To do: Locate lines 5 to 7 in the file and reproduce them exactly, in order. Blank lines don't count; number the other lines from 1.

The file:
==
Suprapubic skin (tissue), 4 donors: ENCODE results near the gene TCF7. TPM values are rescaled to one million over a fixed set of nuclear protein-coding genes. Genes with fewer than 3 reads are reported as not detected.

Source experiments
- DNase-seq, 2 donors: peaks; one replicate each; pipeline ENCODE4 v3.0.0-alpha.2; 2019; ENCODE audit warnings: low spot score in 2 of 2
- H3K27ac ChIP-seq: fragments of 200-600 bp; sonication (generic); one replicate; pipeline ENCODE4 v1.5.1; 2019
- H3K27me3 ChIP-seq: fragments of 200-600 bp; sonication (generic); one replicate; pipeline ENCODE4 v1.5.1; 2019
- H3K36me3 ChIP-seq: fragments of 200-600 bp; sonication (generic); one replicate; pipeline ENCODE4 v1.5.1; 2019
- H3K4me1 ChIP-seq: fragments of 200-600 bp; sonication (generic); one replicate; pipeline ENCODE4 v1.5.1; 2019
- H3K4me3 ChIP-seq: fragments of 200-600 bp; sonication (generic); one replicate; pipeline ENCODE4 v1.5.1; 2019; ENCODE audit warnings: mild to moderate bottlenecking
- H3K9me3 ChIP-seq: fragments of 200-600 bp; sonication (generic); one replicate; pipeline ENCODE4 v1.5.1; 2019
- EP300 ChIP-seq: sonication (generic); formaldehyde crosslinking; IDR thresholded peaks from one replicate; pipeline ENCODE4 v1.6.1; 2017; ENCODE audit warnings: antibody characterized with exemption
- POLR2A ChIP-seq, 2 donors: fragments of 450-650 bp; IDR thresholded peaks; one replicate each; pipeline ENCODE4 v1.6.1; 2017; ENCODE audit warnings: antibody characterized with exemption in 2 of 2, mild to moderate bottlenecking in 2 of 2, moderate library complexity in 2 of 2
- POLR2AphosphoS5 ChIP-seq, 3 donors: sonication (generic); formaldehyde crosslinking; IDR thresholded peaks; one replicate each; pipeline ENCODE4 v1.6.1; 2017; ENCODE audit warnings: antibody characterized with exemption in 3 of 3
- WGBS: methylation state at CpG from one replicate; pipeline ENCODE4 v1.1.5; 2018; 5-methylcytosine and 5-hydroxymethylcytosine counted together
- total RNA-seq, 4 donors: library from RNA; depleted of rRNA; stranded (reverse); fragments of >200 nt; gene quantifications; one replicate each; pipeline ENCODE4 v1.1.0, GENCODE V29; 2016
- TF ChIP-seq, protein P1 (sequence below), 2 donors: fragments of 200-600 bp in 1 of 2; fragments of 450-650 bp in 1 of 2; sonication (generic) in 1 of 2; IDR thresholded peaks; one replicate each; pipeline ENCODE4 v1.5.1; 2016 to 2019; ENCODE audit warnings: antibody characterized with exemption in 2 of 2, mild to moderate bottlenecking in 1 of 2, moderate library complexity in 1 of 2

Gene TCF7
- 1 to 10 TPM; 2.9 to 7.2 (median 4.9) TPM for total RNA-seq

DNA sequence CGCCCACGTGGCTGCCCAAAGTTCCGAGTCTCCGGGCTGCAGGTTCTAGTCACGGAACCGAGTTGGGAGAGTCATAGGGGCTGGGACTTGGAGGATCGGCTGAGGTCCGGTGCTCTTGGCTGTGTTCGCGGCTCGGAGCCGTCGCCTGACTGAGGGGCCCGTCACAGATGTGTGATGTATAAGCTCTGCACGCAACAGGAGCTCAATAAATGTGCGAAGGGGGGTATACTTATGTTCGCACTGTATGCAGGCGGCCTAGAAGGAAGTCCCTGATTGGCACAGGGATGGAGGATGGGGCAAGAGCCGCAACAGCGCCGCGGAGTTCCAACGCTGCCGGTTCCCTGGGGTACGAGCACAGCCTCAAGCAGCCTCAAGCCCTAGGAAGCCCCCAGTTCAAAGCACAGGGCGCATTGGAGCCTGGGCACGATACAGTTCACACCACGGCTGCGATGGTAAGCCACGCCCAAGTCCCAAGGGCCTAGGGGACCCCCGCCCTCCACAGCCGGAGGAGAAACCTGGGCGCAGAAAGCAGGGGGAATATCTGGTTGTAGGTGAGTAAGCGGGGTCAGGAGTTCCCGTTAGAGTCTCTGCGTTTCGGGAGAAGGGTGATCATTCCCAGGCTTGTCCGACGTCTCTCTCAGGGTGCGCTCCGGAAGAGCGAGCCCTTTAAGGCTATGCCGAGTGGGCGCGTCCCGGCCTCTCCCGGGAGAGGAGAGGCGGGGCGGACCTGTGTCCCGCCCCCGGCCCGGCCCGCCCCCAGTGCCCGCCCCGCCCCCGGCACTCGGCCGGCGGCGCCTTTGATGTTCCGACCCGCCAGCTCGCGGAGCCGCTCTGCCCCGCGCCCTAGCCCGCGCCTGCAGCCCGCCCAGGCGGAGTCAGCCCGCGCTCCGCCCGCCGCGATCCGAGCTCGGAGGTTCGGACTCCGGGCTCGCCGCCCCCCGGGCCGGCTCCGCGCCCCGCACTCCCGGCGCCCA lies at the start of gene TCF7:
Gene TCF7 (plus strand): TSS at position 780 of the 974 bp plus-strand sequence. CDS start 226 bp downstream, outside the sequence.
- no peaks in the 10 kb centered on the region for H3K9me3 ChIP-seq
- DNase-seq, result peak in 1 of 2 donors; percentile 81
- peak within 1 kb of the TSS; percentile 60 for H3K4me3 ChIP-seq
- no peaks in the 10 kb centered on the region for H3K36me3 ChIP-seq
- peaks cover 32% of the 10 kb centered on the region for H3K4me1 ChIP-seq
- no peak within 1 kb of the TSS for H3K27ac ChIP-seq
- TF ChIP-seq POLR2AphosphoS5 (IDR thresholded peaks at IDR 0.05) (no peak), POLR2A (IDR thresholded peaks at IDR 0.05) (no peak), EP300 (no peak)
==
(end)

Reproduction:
- H3K27me3 ChIP-seq: fragments of 200-600 bp; sonication (generic); one replicate; pipeline ENCODE4 v1.5.1; 2019
- H3K36me3 ChIP-seq: fragments of 200-600 bp; sonication (generic); one replicate; pipeline ENCODE4 v1.5.1; 2019
- H3K4me1 ChIP-seq: fragments of 200-600 bp; sonication (generic); one replicate; pipeline ENCODE4 v1.5.1; 2019